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Fast-Speeding Life Sciences Industries in Asia-Pacific

Thursday, November 24th, 2011

Geographically huge and culturally and economically diverse, the Asia-Pacific region is currently sprouting concrete growth and dominant economic trends. This growth is riding high on the back of the life sciences industries, especially in China and India, which are experiencing growth at breakneck speed. One primary reason for this is that several pharmaceutical companies are expanding into the Asia-Pacific region to increase their market share and reduce costs.

Large economies like China, India and Korea, as well as smaller markets like Malaysia and Singapore, are all driving the life science industry growth. Not only are foreign companies expanding operations and investment in the region, but mergers and acquisitions and joint ventures are also taking place with local companies. Additionally, many of these local companies are aiming to develop their own life science investments with increasing financial support from governments. With such trends happening, the region has quickly risen as a favorable place for life science companies to operate.

Laws and regulations surrounding the industry, as well as industry codes of practice, have also been increasing exponentially. Several companies are coordinating with Asian governments in order to create a more transparent environment and are trying to find their footing in this complex and booming region.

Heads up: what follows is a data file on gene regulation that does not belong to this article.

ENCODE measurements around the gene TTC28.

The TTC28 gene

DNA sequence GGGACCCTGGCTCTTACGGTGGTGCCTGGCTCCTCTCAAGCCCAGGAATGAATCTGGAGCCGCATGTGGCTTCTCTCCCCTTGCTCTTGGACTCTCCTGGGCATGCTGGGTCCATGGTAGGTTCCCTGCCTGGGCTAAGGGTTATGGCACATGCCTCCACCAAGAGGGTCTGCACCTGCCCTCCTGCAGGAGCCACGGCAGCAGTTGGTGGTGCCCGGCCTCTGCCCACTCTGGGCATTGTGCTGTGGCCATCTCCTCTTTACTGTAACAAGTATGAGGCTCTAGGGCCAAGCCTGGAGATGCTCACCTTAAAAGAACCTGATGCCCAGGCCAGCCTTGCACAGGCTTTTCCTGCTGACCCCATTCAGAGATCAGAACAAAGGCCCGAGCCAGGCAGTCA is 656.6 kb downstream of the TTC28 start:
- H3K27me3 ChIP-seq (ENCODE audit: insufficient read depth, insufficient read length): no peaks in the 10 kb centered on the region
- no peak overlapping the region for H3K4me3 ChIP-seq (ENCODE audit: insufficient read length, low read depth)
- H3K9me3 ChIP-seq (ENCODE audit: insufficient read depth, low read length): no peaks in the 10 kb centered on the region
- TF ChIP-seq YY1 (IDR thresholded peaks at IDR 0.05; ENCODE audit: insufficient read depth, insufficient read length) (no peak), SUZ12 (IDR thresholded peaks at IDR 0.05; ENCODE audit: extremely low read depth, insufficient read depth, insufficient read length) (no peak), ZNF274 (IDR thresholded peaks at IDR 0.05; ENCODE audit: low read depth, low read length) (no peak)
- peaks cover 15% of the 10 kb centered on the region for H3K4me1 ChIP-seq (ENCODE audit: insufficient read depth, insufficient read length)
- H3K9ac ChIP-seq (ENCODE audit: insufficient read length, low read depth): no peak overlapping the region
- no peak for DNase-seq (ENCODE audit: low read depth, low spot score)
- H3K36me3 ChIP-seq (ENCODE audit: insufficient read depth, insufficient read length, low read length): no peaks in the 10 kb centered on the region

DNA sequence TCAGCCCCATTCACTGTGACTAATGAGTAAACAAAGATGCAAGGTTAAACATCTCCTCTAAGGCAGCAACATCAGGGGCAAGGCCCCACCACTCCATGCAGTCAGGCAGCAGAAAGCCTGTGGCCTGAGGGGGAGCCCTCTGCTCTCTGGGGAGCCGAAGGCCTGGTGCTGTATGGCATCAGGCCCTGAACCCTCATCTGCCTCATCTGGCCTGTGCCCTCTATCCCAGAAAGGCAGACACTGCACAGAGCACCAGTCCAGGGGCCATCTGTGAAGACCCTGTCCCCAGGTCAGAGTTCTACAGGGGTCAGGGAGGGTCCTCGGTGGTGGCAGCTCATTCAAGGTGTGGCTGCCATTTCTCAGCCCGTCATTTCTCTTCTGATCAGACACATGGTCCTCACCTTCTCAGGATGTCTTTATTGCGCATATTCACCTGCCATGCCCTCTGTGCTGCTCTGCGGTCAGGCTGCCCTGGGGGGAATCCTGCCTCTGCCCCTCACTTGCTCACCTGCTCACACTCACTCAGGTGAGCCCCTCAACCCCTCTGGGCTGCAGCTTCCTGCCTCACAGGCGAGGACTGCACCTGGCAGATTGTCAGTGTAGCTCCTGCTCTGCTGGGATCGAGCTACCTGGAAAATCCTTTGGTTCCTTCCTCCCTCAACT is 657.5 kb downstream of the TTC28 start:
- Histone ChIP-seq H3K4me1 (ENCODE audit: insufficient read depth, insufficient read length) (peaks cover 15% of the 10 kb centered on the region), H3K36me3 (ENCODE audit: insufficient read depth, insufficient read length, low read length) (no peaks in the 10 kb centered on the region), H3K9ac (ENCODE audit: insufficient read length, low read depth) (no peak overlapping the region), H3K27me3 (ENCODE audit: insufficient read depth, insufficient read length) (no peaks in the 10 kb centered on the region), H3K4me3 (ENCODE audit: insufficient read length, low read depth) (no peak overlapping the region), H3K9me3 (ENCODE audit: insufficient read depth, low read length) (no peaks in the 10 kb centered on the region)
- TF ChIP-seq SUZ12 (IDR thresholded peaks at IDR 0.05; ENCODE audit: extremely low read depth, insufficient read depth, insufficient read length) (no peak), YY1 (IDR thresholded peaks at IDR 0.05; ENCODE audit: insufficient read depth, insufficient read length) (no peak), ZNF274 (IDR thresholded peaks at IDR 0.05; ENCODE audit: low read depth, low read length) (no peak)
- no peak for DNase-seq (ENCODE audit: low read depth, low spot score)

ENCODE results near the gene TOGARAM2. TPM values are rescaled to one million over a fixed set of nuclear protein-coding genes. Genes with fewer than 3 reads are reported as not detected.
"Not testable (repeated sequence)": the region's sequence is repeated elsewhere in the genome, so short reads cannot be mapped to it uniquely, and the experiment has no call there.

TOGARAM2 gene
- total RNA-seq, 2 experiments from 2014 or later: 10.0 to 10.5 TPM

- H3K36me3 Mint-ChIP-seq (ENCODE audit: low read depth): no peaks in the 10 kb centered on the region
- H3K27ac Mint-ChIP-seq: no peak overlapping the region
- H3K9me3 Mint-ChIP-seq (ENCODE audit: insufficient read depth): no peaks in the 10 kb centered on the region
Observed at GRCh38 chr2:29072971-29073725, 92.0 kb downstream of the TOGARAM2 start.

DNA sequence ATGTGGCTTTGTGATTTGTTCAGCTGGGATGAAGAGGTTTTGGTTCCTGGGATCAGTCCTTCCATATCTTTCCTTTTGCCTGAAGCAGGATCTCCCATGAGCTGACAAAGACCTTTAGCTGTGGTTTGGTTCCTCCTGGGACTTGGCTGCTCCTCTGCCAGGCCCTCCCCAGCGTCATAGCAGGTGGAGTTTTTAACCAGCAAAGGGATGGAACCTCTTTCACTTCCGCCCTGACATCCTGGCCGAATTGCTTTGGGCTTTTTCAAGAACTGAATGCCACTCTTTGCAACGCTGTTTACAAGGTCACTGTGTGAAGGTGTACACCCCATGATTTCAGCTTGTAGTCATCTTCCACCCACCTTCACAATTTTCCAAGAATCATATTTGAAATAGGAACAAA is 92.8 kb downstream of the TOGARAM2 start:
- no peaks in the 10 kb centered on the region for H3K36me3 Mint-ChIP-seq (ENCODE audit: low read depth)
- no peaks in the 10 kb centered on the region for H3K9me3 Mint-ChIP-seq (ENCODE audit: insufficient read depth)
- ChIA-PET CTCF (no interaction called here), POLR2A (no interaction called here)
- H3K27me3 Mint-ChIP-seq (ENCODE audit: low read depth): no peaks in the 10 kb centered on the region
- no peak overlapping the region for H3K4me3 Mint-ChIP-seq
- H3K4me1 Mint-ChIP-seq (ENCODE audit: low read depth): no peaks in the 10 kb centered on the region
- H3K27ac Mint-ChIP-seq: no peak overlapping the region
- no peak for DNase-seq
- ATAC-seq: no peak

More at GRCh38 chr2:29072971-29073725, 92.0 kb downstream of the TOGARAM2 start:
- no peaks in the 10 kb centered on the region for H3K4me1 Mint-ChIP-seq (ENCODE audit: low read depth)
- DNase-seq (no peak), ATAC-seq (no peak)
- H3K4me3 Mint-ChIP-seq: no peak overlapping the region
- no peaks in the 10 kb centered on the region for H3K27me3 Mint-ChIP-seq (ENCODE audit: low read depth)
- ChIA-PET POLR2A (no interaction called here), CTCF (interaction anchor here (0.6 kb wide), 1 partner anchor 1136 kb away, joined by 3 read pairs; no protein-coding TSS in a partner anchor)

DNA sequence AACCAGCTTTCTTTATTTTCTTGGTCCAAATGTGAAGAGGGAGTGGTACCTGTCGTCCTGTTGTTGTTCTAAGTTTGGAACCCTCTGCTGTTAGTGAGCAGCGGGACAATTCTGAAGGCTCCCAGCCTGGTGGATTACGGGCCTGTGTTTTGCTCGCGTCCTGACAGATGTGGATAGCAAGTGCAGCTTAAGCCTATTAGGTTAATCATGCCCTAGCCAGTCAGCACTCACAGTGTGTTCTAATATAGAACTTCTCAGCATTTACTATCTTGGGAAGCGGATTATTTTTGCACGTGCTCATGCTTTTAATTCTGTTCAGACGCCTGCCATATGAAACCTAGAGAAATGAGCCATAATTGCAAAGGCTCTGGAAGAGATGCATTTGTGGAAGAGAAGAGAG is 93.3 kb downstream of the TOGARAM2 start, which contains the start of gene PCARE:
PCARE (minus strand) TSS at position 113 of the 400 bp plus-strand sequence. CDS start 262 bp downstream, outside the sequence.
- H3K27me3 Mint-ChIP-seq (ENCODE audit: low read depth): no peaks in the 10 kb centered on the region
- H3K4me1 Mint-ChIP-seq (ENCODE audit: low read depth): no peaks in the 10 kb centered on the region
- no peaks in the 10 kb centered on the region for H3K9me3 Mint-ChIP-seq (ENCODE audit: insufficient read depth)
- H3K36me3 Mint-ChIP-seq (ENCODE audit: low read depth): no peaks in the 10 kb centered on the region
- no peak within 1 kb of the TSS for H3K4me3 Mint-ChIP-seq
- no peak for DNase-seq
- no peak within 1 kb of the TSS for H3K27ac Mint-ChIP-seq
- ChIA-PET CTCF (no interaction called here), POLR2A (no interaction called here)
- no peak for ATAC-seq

China is the largest and fastest growing Asia-Pacific market. Along with China’s enormous population, this certainly makes it a key strategic market for multinational pharmaceutical and medical device companies. Life sciences organizations are increasing their investments there, in some cases moving global research and development capabilities to China and building manufacturing plants.

Next on the rankings list is India. Though the growth in India’s pharmaceutical and medical technology markets is not as dramatic as China’s, multinational pharmaceutical and medical technology companies are seeing high levels of opportunity there and are investing for the long term.

ut and consolidation in the near future. While the current landscape is dominated by Indian companies today, over the next five years we will see innovation play a much more significant role,” Hasit Joshipura, managing director of India and vice president of South Asia for GlaxoSmithKline Pharmaceuticals Ltd., said in a report.